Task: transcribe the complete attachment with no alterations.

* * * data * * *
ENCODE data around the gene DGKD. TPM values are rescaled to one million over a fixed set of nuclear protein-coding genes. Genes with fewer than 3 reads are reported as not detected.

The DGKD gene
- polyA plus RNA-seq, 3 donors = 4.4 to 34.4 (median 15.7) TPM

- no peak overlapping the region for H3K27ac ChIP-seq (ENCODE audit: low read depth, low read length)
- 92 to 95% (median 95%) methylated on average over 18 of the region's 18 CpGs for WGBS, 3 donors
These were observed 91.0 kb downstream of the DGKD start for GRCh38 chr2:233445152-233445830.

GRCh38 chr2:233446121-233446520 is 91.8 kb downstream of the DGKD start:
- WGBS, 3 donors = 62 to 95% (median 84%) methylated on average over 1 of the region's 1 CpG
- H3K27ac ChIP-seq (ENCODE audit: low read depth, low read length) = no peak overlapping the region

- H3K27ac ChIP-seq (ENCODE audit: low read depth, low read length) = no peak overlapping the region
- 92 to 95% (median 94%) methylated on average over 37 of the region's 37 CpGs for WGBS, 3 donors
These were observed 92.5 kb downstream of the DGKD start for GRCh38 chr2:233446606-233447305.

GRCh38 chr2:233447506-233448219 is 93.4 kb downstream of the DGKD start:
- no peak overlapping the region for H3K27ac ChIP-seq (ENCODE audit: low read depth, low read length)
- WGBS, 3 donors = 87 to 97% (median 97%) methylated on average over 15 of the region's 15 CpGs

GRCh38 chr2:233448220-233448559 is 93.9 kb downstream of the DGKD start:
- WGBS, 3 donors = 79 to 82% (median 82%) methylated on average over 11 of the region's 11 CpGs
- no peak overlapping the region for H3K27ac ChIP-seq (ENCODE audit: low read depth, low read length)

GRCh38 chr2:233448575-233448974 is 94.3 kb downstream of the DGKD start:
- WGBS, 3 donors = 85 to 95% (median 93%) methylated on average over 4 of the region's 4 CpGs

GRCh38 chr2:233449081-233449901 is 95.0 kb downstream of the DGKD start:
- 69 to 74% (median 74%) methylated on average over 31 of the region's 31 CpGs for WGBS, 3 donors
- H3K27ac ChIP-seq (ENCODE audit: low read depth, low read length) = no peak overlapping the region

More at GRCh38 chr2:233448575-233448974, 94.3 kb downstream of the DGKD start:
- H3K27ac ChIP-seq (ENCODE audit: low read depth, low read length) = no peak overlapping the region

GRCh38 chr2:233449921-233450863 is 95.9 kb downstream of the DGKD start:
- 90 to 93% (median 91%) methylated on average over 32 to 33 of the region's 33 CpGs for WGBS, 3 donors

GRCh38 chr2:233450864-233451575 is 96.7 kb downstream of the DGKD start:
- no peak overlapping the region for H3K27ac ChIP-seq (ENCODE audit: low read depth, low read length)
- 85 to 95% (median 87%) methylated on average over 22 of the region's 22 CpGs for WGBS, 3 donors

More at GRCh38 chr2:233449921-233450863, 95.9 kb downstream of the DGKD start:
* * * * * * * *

ENCODE data around the gene DGKD. TPM values are rescaled to one million over a fixed set of nuclear protein-coding genes. Genes with fewer than 3 reads are reported as not detected.

The DGKD gene
- polyA plus RNA-seq, 3 donors = 4.4 to 34.4 (median 15.7) TPM

- no peak overlapping the region for H3K27ac ChIP-seq (ENCODE audit: low read depth, low read length)
- 92 to 95% (median 95%) methylated on average over 18 of the region's 18 CpGs for WGBS, 3 donors
These were observed 91.0 kb downstream of the DGKD start for GRCh38 chr2:233445152-233445830.

GRCh38 chr2:233446121-233446520 is 91.8 kb downstream of the DGKD start:
- WGBS, 3 donors = 62 to 95% (median 84%) methylated on average over 1 of the region's 1 CpG
- H3K27ac ChIP-seq (ENCODE audit: low read depth, low read length) = no peak overlapping the region

- H3K27ac ChIP-seq (ENCODE audit: low read depth, low read length) = no peak overlapping the region
- 92 to 95% (median 94%) methylated on average over 37 of the region's 37 CpGs for WGBS, 3 donors
These were observed 92.5 kb downstream of the DGKD start for GRCh38 chr2:233446606-233447305.

GRCh38 chr2:233447506-233448219 is 93.4 kb downstream of the DGKD start:
- no peak overlapping the region for H3K27ac ChIP-seq (ENCODE audit: low read depth, low read length)
- WGBS, 3 donors = 87 to 97% (median 97%) methylated on average over 15 of the region's 15 CpGs

GRCh38 chr2:233448220-233448559 is 93.9 kb downstream of the DGKD start:
- WGBS, 3 donors = 79 to 82% (median 82%) methylated on average over 11 of the region's 11 CpGs
- no peak overlapping the region for H3K27ac ChIP-seq (ENCODE audit: low read depth, low read length)

GRCh38 chr2:233448575-233448974 is 94.3 kb downstream of the DGKD start:
- WGBS, 3 donors = 85 to 95% (median 93%) methylated on average over 4 of the region's 4 CpGs

GRCh38 chr2:233449081-233449901 is 95.0 kb downstream of the DGKD start:
- 69 to 74% (median 74%) methylated on average over 31 of the region's 31 CpGs for WGBS, 3 donors
- H3K27ac ChIP-seq (ENCODE audit: low read depth, low read length) = no peak overlapping the region

More at GRCh38 chr2:233448575-233448974, 94.3 kb downstream of the DGKD start:
- H3K27ac ChIP-seq (ENCODE audit: low read depth, low read length) = no peak overlapping the region

GRCh38 chr2:233449921-233450863 is 95.9 kb downstream of the DGKD start:
- 90 to 93% (median 91%) methylated on average over 32 to 33 of the region's 33 CpGs for WGBS, 3 donors

GRCh38 chr2:233450864-233451575 is 96.7 kb downstream of the DGKD start:
- no peak overlapping the region for H3K27ac ChIP-seq (ENCODE audit: low read depth, low read length)
- 85 to 95% (median 87%) methylated on average over 22 of the region's 22 CpGs for WGBS, 3 donors

More at GRCh38 chr2:233449921-233450863, 95.9 kb downstream of the DGKD start: